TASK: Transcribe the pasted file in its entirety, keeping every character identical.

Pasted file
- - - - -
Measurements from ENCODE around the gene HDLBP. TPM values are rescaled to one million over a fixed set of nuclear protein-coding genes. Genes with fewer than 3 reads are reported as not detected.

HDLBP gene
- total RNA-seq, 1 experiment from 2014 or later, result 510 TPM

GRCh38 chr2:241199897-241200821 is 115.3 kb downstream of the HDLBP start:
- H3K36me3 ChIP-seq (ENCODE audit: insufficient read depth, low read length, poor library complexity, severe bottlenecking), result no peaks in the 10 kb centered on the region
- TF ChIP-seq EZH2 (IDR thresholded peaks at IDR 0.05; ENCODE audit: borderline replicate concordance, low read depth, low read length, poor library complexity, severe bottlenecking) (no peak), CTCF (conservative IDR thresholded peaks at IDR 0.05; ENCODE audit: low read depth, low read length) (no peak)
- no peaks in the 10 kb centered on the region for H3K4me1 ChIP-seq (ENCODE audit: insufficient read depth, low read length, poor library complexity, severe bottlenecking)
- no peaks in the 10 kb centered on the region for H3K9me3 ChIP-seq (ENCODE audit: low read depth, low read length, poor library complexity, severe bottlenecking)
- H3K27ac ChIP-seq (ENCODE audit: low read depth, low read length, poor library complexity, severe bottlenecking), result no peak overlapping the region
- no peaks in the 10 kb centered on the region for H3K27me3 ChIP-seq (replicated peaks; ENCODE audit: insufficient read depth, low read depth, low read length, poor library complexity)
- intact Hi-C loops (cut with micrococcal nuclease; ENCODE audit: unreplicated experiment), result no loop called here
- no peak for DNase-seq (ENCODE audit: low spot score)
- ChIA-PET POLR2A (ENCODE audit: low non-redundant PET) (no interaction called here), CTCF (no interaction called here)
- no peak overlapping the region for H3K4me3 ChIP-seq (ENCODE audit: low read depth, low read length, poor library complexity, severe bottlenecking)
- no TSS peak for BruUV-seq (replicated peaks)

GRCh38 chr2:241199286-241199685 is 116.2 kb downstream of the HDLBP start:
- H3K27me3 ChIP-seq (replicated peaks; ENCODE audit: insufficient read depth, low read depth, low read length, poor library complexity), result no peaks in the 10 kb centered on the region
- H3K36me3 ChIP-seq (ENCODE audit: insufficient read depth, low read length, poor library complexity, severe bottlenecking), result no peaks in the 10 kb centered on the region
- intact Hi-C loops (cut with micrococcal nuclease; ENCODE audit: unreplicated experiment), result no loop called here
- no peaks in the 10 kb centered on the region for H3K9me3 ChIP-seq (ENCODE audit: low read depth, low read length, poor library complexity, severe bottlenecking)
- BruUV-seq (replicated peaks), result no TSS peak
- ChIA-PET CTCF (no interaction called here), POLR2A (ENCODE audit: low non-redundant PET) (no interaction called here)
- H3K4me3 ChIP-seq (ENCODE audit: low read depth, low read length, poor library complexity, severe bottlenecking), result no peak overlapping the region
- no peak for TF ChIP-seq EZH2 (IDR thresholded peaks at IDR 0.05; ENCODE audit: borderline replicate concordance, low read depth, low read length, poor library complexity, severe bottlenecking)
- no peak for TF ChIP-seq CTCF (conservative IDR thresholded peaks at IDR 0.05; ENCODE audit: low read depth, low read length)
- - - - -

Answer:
Measurements from ENCODE around the gene HDLBP. TPM values are rescaled to one million over a fixed set of nuclear protein-coding genes. Genes with fewer than 3 reads are reported as not detected.

HDLBP gene
- total RNA-seq, 1 experiment from 2014 or later, result 510 TPM

GRCh38 chr2:241199897-241200821 is 115.3 kb downstream of the HDLBP start:
- H3K36me3 ChIP-seq (ENCODE audit: insufficient read depth, low read length, poor library complexity, severe bottlenecking), result no peaks in the 10 kb centered on the region
- TF ChIP-seq EZH2 (IDR thresholded peaks at IDR 0.05; ENCODE audit: borderline replicate concordance, low read depth, low read length, poor library complexity, severe bottlenecking) (no peak), CTCF (conservative IDR thresholded peaks at IDR 0.05; ENCODE audit: low read depth, low read length) (no peak)
- no peaks in the 10 kb centered on the region for H3K4me1 ChIP-seq (ENCODE audit: insufficient read depth, low read length, poor library complexity, severe bottlenecking)
- no peaks in the 10 kb centered on the region for H3K9me3 ChIP-seq (ENCODE audit: low read depth, low read length, poor library complexity, severe bottlenecking)
- H3K27ac ChIP-seq (ENCODE audit: low read depth, low read length, poor library complexity, severe bottlenecking), result no peak overlapping the region
- no peaks in the 10 kb centered on the region for H3K27me3 ChIP-seq (replicated peaks; ENCODE audit: insufficient read depth, low read depth, low read length, poor library complexity)
- intact Hi-C loops (cut with micrococcal nuclease; ENCODE audit: unreplicated experiment), result no loop called here
- no peak for DNase-seq (ENCODE audit: low spot score)
- ChIA-PET POLR2A (ENCODE audit: low non-redundant PET) (no interaction called here), CTCF (no interaction called here)
- no peak overlapping the region for H3K4me3 ChIP-seq (ENCODE audit: low read depth, low read length, poor library complexity, severe bottlenecking)
- no TSS peak for BruUV-seq (replicated peaks)

GRCh38 chr2:241199286-241199685 is 116.2 kb downstream of the HDLBP start:
- H3K27me3 ChIP-seq (replicated peaks; ENCODE audit: insufficient read depth, low read depth, low read length, poor library complexity), result no peaks in the 10 kb centered on the region
- H3K36me3 ChIP-seq (ENCODE audit: insufficient read depth, low read length, poor library complexity, severe bottlenecking), result no peaks in the 10 kb centered on the region
- intact Hi-C loops (cut with micrococcal nuclease; ENCODE audit: unreplicated experiment), result no loop called here
- no peaks in the 10 kb centered on the region for H3K9me3 ChIP-seq (ENCODE audit: low read depth, low read length, poor library complexity, severe bottlenecking)
- BruUV-seq (replicated peaks), result no TSS peak
- ChIA-PET CTCF (no interaction called here), POLR2A (ENCODE audit: low non-redundant PET) (no interaction called here)
- H3K4me3 ChIP-seq (ENCODE audit: low read depth, low read length, poor library complexity, severe bottlenecking), result no peak overlapping the region
- no peak for TF ChIP-seq EZH2 (IDR thresholded peaks at IDR 0.05; ENCODE audit: borderline replicate concordance, low read depth, low read length, poor library complexity, severe bottlenecking)
- no peak for TF ChIP-seq CTCF (conservative IDR thresholded peaks at IDR 0.05; ENCODE audit: low read depth, low read length)